2017 AWARD WINNERS
TEAM OF THE YEAR
12 & uNDER mAJOR | kansas city, mo | view team
The Dirtbags Baseball team (53-11) played in several USSSA tournaments in MO, KS. They ended their 75 game season at 65-10 winning their last 36 games in a row. They are currently ranked #1 under USSSA.
They have shown a lot of heart and hustle this season overcoming teammate injuries and battling back in tournaments. Over half of the team has played baseball for over 7 years together.
These boys work hard on and off the field during the season to make themselves as strong as possible and prepared for the next year.
They partake in the Big Brother/Big Sister program as well as the Challenger Program at the YMCA of Greater Kansas City which gives kids of all abilities the opportunity to play sports, learn to swim and try new things. The team is also responsible for maintaining every aspect of their practice facility.
Top Gun Academy - Turner
14 & uNDER a | Lee's Summit, MO | view team
Top Gun Academy - Turner was by far one of the youngest teams in the MW playing 14A, with over 80% of the roster made up of 7th graders.
The majority of the team has been together for more than 3 years and they have unbelievable chemistry. In USSSA play, they went 28-9 with two tournament championships. They won the Top Gun Qualifier, a tournament in which they defeated the #32 ranked team in the Flo Softball national rankings 3-0 behind great pitching and defense.
Flo Softball ranked this team as #60 in the national 14U rankings. They competed in several of the top tourneys in the country, including Top Gun Invite and the World Fastpitch Championships.
As a team, they posted a 3.8 GPA, and also supported the KC community with their work at The Harvesters. Additionally, they made blankets as a team for donation to Children's Mercy Hospital, and have donated some equipment and uniforms to a city youth program.
ATHLETE OF THE YEAR
BC KC Rawlings Prospects | 12 & Under Major
Easton has evolved into one of the team’s top leaders, not only in stats, but also in the dugout. The other players look up to him and he is always a great teammate. He is gracious in defeat and humble in victory. His work ethic on the field and during practice is well beyond his 13 years. He understands the “team” concept and is constantly striving to help his teammates get better.
Easton is an exceptional athlete and is on competitive teams in basketball, baseball and football. Although he is a great athlete, he is an even better person.
Easton volunteers his time helping out at baseball practices for his younger brother’s team on many occasions. He does not hesitate to help with whatever is asked of him during those practices.
Easton is willing to be a positive leader no matter who is watching, front row or back row, on the bench or on the field he is willing to do what he knows is right. That character spills over in encouragement to other team mates and class members. He is never too focused on himself to give another student a high five or some positive words. That kind of empathy is rare in a young man this age and speaks to the type of mature heart he has. Easton’s class, his work ethic, eager spirit, and servant heart raises the bar for the whole team, the whole class, and all others who interact with him.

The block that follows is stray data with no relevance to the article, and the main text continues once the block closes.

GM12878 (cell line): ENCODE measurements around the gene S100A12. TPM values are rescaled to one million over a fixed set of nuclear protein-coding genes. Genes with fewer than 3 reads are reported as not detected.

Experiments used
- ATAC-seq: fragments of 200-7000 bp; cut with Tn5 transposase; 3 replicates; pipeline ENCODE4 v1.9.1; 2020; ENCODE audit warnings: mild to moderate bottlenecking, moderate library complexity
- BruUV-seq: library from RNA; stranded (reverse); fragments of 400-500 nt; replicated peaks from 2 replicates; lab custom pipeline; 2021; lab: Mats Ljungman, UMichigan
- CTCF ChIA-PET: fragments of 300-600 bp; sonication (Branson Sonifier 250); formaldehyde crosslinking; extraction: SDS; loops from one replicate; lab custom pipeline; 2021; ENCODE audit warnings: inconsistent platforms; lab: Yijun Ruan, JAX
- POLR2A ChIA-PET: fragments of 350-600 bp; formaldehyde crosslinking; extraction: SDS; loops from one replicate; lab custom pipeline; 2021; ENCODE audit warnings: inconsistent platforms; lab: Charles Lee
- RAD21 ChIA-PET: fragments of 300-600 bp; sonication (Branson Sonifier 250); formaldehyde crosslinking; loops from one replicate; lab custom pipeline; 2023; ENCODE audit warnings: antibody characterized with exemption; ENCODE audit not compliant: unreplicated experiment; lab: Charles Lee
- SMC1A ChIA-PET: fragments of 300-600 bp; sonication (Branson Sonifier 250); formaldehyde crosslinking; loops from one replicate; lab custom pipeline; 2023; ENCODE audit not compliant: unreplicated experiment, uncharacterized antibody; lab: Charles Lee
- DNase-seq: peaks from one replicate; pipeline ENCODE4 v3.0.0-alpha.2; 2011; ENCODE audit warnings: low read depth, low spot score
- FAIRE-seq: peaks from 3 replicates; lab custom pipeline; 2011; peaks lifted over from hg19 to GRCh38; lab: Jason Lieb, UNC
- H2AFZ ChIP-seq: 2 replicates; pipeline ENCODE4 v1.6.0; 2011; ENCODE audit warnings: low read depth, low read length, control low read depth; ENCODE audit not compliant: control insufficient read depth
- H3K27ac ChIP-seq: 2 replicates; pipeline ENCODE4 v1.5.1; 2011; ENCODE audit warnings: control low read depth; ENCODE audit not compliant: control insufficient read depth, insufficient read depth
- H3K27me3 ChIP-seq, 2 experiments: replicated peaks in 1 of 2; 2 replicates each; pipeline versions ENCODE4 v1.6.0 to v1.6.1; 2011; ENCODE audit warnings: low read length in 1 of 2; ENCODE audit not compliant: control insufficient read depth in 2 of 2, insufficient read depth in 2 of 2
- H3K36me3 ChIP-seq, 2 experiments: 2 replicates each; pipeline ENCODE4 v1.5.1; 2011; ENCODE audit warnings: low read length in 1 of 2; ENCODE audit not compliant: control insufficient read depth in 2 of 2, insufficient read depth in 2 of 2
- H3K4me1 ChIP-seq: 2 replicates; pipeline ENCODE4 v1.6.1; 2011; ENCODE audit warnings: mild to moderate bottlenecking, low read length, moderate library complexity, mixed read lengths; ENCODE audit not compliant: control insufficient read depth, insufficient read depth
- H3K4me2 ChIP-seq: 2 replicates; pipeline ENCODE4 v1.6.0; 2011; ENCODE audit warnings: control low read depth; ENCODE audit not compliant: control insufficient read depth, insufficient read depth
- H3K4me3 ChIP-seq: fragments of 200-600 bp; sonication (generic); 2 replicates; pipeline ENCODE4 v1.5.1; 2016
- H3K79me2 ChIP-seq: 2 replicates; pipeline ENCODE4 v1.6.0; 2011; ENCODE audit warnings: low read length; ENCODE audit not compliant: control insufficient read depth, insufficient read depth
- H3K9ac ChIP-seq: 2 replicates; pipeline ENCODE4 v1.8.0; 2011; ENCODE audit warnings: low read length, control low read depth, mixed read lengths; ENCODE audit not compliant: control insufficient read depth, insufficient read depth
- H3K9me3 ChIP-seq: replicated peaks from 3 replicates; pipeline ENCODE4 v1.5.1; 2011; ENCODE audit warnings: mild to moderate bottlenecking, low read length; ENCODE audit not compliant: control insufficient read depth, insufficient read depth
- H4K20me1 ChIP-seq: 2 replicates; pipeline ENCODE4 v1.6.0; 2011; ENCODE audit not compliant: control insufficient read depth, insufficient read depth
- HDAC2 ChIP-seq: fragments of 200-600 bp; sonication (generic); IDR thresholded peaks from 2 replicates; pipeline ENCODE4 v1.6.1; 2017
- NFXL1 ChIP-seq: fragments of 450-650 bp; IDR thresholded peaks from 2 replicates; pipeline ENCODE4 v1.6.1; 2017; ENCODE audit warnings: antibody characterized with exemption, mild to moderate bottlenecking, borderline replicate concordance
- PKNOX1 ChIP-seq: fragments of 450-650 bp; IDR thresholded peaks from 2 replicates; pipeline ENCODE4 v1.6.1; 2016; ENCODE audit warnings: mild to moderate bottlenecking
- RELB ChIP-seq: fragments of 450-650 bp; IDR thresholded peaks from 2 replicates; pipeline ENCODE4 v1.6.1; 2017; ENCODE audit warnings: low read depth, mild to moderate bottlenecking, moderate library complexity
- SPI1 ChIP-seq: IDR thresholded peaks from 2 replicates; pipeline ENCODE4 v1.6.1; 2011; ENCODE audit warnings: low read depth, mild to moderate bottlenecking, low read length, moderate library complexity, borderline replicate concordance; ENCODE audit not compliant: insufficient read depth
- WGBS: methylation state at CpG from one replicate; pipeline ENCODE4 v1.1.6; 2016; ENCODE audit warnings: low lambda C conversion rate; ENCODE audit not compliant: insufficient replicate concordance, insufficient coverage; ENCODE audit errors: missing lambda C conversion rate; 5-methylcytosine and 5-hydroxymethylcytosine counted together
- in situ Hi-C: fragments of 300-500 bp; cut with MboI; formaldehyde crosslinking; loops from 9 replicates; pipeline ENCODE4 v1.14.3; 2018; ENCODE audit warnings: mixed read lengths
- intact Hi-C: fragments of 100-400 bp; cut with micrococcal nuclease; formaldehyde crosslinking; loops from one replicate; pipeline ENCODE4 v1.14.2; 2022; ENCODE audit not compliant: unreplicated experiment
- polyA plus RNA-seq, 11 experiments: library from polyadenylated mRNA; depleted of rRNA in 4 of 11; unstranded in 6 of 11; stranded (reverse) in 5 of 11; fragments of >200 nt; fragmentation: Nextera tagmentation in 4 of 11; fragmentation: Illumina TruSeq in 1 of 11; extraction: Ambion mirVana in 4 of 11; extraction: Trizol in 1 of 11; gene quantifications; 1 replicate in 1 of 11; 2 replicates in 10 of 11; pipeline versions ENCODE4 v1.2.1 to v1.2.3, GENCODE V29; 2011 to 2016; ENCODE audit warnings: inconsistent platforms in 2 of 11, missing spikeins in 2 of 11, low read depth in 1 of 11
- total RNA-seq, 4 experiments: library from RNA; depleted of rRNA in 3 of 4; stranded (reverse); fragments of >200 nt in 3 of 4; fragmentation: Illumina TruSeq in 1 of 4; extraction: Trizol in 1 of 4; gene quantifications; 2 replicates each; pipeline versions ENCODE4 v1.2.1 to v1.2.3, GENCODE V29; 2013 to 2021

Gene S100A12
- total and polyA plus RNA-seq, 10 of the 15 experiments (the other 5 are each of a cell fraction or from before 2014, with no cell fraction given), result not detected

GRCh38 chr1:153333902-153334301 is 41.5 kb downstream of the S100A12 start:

He is a straight A student and just like on the baseball field, he is a leader in the classroom. He was hand-selected this year by his teachers as a 7th grader to meet all the incoming 6th grade students at his Middle School and show them around.
sidekicks | 9 & Under
Kira has only played competitive softball for 2 years now. This season in her 1st year of 10U ball, Kira had a solid season. She batted .530 on the year and had 3 home runs (out of the park). The furthest being on a 185 foot fence. She is small in size and that makes her home runs even more surprising. Just a few weeks ago at the Monster Bash Kira hit her 6th home run in 10U ball. It was estimated at around 250ft.
On defense it was her first full year to pitch and she had 125 strikeouts in 69 innings pitched. On the season she threw 3 no-hitters. When she wasn't pitching, Kira stepped up as a utility player.
Kira also guest played in 5 tournaments giving her a total of 82 games played for the 2017 season. She played in the 10A/B division at the MO/KAN All-State Games and went 2 for 2 on the day a double and a triple along with 3 put-outs on defense and pitching a couple of innings giving up no runs.
Off the field, Kira spearheaded a fundraising effort for a classmate of hers that had a brain tumor. Her family's foundation raised more than $15,000 in 3 months for the little girl. Kira was a huge part of this effort. She was 9 when the campaign started. A model student in school and a model citizen in the community.
MANAGER OF THE YEAR
ybc 13 BlacK
Stan started coaching at 22 years old when a friend of his received an internship opportunity at a youth sports organization. Stan immediately volunteered to coach.
“Baseball, for me growing up, was an escape from an abusive home life. I can remember vividly the feeling of relief and weight off my shoulder when I crossed the white lines. I had coaches I felt loved me and cared about me, and when I crossed the white line onto the field, everything felt better and life was good. There were at least two boys on my first team who needed exactly what I did growing up. It was an incredibly fulfilling experience for me to share my own “white line” story with them and you could see it hit home with them. I was hooked on coaching and working with youth in any way I could.” - Stan Ferguson
After Stan and his wife purchased their first home in a rough neighborhood, Stan took it upon himself to actively change the lives of the kids around him. The next season he provided his own team (rather than had a team provided by the association), made up of these neighborhood kids. When the “per player” cost and equipment quickly became an issue for these boys, Stan did all he could, utilizing himself and his own resources to make it work. He tied playing time to grades and behavioral success, and it made a world of difference. Stan worked them hard. He was even harder on them, but they knew he loved them and cared about them and did so because of it.